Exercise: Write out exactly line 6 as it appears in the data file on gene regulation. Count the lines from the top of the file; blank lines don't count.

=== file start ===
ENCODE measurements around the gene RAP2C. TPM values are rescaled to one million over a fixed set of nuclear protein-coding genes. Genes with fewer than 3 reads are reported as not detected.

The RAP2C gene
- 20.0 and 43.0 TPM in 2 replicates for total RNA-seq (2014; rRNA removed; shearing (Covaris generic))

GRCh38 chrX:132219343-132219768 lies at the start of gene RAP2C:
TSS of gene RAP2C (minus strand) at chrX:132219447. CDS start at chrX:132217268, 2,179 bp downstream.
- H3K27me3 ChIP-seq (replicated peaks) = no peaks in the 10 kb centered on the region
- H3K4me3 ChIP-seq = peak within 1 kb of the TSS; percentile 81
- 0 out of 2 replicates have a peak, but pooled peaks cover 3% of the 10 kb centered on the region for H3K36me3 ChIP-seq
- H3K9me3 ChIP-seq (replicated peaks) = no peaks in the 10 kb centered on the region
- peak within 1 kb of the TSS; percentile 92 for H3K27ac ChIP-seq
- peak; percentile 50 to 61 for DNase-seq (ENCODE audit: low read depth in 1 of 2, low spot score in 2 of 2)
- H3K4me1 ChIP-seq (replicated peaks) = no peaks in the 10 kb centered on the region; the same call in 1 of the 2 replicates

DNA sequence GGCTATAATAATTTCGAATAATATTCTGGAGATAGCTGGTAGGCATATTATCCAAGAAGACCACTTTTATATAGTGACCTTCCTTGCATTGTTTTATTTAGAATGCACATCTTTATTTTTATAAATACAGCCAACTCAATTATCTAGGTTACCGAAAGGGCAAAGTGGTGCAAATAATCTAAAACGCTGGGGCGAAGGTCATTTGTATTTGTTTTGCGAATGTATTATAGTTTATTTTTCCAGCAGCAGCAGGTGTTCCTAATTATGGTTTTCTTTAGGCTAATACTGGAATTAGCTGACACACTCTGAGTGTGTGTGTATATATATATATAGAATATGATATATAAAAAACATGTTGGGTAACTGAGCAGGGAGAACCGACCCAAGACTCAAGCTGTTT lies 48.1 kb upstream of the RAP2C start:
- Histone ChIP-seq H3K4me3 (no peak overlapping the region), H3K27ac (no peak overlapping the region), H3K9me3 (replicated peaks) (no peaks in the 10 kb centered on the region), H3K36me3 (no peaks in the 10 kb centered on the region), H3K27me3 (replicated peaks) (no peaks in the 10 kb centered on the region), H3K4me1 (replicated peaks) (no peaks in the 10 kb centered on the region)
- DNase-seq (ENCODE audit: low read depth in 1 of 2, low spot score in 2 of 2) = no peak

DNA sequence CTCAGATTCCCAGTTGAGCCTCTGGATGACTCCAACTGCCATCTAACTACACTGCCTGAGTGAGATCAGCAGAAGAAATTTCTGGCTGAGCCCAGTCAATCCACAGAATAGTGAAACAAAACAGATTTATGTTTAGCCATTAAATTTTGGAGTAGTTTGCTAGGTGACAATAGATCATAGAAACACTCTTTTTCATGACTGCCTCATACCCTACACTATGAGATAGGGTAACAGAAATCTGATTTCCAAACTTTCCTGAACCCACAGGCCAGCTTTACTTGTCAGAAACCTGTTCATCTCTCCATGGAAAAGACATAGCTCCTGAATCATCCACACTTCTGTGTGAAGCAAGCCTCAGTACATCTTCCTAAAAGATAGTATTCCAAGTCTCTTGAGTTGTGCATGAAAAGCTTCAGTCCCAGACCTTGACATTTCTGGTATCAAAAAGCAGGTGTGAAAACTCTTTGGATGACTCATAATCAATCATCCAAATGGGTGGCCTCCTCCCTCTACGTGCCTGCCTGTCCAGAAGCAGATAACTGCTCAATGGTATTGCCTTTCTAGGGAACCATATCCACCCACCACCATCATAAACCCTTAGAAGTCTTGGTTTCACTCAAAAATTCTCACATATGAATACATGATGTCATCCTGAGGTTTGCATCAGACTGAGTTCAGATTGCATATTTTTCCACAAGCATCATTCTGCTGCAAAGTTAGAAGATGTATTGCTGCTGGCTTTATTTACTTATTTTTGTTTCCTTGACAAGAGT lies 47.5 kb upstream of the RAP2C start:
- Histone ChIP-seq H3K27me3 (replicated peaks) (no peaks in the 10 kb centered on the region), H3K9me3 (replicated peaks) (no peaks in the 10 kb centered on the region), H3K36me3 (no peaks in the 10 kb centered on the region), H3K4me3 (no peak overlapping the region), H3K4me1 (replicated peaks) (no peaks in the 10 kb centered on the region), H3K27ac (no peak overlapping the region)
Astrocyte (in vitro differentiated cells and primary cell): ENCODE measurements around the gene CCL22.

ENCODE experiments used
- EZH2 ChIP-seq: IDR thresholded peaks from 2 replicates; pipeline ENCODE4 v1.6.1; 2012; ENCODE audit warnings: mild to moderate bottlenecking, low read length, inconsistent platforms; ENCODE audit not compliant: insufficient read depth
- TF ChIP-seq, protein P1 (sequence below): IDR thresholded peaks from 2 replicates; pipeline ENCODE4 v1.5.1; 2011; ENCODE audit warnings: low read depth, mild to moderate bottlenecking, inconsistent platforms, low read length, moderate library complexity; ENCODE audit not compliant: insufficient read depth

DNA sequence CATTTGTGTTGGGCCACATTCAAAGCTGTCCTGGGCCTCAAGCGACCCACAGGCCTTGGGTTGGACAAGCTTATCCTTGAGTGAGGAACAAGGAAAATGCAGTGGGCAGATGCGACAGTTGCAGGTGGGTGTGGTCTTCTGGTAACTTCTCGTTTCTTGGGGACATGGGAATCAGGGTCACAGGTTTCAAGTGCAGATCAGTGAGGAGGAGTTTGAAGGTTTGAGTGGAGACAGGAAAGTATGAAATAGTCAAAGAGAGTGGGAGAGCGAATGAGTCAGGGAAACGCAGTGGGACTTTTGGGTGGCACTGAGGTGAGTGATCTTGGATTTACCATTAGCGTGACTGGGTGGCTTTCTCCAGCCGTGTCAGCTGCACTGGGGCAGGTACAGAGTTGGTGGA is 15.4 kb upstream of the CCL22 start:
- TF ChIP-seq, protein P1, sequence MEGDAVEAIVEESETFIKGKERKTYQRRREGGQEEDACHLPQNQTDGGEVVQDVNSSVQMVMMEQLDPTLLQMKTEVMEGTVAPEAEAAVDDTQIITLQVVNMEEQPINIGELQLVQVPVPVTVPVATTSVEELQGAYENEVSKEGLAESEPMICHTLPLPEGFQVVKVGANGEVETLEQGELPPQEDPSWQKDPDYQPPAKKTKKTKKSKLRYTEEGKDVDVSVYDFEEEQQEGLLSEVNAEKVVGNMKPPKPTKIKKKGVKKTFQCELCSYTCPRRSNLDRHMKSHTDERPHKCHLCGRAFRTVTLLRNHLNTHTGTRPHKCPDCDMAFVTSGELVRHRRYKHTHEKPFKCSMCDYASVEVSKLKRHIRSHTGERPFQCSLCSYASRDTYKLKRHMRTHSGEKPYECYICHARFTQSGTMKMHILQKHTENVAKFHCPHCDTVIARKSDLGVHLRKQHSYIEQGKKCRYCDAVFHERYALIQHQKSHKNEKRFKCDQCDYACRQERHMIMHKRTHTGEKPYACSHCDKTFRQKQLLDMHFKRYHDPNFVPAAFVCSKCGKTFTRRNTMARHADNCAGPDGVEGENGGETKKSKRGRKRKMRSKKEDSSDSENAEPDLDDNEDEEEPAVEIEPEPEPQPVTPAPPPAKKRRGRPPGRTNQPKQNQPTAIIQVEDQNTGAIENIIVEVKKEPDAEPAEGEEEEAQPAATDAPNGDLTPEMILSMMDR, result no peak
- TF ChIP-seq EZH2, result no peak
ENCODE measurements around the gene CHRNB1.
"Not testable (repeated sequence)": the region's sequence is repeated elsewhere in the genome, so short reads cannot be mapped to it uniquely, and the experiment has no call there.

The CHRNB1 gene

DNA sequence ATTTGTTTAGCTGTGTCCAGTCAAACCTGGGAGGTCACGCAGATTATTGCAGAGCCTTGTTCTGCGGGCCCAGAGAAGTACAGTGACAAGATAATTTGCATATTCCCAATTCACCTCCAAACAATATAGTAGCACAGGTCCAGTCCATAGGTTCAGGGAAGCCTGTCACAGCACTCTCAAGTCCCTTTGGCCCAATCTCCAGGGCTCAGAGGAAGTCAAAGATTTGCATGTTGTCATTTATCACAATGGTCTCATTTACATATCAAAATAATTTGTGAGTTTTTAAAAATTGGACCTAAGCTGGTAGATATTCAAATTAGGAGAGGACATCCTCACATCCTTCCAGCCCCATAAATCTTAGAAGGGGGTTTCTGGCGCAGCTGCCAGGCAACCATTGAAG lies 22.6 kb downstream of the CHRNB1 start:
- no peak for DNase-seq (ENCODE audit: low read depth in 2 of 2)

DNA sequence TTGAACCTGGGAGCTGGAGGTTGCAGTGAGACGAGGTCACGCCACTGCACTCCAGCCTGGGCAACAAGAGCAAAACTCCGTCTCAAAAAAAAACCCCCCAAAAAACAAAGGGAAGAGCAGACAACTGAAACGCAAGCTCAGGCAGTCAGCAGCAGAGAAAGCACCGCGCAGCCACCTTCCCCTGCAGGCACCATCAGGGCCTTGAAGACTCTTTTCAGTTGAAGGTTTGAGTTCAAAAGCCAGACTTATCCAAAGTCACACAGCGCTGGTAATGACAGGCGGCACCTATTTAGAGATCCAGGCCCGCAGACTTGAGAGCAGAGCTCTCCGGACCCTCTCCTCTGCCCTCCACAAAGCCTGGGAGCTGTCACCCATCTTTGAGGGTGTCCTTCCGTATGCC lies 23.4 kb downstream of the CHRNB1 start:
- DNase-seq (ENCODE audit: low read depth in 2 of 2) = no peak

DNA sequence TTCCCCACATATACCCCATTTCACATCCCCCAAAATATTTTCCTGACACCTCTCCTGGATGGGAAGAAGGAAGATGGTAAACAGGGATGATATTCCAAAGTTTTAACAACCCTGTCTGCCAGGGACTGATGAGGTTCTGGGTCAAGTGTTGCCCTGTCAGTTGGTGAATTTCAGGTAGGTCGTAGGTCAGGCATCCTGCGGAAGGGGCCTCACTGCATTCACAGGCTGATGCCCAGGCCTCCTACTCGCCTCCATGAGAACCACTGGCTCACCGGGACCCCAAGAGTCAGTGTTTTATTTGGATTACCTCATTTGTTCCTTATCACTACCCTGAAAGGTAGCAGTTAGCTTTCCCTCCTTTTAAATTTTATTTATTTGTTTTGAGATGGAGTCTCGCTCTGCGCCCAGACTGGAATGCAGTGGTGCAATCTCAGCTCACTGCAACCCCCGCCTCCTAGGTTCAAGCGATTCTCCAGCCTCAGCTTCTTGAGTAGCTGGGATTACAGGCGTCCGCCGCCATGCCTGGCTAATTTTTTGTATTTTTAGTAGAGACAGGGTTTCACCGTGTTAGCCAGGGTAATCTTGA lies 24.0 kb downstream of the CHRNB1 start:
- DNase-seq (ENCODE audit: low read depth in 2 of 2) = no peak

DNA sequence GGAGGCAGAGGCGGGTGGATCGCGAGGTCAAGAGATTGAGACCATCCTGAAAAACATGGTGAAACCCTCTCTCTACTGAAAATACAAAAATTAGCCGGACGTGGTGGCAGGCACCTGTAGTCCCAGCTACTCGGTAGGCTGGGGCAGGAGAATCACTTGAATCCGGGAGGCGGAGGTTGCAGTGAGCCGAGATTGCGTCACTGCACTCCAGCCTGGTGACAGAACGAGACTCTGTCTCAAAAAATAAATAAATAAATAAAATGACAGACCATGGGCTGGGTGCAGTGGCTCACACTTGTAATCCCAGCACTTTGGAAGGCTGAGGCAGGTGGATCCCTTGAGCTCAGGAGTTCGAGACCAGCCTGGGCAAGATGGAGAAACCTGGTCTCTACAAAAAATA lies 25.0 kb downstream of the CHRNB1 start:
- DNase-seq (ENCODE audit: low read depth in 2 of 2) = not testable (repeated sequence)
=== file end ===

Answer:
- H3K27me3 ChIP-seq (replicated peaks) = no peaks in the 10 kb centered on the region